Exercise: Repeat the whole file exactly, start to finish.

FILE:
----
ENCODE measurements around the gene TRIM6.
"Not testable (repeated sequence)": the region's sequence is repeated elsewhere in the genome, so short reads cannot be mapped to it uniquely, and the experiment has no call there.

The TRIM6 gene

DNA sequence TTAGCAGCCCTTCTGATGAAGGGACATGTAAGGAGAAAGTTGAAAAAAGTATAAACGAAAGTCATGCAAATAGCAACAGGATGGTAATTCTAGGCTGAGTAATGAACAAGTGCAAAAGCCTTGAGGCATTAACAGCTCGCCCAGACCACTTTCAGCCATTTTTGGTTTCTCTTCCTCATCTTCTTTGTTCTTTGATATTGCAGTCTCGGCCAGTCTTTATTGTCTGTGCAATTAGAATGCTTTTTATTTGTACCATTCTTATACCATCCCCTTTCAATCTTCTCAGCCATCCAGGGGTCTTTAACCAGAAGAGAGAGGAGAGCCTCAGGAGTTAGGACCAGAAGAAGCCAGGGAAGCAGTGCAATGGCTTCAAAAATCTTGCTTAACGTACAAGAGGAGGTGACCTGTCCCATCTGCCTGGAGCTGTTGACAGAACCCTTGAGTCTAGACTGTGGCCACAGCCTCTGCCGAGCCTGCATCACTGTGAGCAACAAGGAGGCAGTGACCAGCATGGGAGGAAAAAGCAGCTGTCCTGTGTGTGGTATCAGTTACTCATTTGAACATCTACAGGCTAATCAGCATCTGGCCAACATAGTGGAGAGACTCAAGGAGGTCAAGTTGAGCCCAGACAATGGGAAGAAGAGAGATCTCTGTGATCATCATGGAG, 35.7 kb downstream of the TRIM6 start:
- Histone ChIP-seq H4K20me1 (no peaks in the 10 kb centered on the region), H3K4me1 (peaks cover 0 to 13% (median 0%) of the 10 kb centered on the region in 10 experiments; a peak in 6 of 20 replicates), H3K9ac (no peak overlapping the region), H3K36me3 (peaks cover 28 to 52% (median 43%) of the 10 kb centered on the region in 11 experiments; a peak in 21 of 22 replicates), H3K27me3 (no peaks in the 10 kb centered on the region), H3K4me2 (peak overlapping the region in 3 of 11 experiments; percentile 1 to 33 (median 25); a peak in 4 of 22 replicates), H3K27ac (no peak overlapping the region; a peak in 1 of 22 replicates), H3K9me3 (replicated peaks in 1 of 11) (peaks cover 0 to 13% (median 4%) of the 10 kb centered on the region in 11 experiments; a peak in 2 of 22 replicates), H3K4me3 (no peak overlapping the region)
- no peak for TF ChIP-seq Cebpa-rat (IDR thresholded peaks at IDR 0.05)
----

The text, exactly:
ENCODE measurements around the gene TRIM6.
"Not testable (repeated sequence)": the region's sequence is repeated elsewhere in the genome, so short reads cannot be mapped to it uniquely, and the experiment has no call there.

The TRIM6 gene

DNA sequence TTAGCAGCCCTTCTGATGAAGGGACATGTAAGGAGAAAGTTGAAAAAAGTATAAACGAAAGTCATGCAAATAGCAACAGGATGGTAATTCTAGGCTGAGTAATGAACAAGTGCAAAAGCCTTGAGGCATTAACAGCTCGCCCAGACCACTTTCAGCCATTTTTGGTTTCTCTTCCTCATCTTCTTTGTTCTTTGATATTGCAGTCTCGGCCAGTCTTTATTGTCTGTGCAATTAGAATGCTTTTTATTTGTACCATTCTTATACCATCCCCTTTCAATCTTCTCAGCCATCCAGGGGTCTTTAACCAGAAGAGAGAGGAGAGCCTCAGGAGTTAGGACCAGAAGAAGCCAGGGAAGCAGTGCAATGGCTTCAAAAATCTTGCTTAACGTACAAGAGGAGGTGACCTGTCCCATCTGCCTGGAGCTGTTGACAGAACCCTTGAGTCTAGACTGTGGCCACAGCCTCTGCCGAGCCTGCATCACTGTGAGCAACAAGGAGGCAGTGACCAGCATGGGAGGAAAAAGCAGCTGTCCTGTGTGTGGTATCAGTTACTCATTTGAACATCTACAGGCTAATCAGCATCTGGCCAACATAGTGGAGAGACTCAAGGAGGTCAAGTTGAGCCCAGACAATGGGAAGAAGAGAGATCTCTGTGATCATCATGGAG, 35.7 kb downstream of the TRIM6 start:
- Histone ChIP-seq H4K20me1 (no peaks in the 10 kb centered on the region), H3K4me1 (peaks cover 0 to 13% (median 0%) of the 10 kb centered on the region in 10 experiments; a peak in 6 of 20 replicates), H3K9ac (no peak overlapping the region), H3K36me3 (peaks cover 28 to 52% (median 43%) of the 10 kb centered on the region in 11 experiments; a peak in 21 of 22 replicates), H3K27me3 (no peaks in the 10 kb centered on the region), H3K4me2 (peak overlapping the region in 3 of 11 experiments; percentile 1 to 33 (median 25); a peak in 4 of 22 replicates), H3K27ac (no peak overlapping the region; a peak in 1 of 22 replicates), H3K9me3 (replicated peaks in 1 of 11) (peaks cover 0 to 13% (median 4%) of the 10 kb centered on the region in 11 experiments; a peak in 2 of 22 replicates), H3K4me3 (no peak overlapping the region)
- no peak for TF ChIP-seq Cebpa-rat (IDR thresholded peaks at IDR 0.05)